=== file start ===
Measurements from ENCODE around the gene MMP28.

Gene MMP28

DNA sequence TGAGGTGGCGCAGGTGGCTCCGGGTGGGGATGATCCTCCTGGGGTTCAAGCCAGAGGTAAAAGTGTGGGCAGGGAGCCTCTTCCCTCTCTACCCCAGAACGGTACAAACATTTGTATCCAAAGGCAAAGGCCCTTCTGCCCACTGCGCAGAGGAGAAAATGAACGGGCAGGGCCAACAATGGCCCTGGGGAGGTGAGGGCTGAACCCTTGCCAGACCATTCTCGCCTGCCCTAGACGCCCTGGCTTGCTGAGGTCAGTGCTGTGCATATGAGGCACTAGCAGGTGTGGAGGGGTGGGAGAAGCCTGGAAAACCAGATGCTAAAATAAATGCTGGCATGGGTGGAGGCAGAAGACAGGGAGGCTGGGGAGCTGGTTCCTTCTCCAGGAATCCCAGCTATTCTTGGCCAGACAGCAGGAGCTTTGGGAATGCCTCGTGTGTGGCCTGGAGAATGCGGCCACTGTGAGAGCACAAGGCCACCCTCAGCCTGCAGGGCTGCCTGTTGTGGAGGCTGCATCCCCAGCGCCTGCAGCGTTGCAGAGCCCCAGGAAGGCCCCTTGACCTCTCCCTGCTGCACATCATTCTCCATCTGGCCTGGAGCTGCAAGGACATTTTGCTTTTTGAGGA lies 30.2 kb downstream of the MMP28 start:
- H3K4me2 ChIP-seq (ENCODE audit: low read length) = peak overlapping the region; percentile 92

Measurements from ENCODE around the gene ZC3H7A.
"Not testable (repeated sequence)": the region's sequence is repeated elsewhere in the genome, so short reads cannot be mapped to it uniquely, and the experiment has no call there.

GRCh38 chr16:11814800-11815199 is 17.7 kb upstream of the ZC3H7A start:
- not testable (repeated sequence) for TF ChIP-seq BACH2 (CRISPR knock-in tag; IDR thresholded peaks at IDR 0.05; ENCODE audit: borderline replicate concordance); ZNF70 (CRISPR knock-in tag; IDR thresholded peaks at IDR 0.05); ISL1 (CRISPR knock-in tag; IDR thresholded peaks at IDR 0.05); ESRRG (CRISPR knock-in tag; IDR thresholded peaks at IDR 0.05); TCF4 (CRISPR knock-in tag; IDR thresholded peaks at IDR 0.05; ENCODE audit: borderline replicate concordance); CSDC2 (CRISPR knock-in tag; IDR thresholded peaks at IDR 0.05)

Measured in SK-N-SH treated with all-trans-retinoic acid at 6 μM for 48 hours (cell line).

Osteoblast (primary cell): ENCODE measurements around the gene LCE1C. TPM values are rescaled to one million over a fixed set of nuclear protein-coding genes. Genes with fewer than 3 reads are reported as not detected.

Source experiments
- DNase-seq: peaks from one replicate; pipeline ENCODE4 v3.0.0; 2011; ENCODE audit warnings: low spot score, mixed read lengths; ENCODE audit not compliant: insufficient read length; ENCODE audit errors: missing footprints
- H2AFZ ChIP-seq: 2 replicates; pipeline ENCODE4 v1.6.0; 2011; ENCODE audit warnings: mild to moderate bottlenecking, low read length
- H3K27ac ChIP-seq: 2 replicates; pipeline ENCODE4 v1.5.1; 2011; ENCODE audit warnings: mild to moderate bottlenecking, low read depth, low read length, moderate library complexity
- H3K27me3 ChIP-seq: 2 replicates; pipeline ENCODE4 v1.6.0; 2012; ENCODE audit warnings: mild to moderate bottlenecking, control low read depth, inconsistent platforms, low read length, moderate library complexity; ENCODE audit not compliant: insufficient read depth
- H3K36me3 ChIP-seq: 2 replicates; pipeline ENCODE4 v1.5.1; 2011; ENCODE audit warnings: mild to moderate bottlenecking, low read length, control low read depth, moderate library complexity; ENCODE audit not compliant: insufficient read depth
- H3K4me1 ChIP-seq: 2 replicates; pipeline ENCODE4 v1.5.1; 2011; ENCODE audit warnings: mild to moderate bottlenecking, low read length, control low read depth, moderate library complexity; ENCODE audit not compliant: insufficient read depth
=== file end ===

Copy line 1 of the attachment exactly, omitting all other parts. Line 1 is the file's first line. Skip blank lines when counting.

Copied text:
Measurements from ENCODE around the gene MMP28.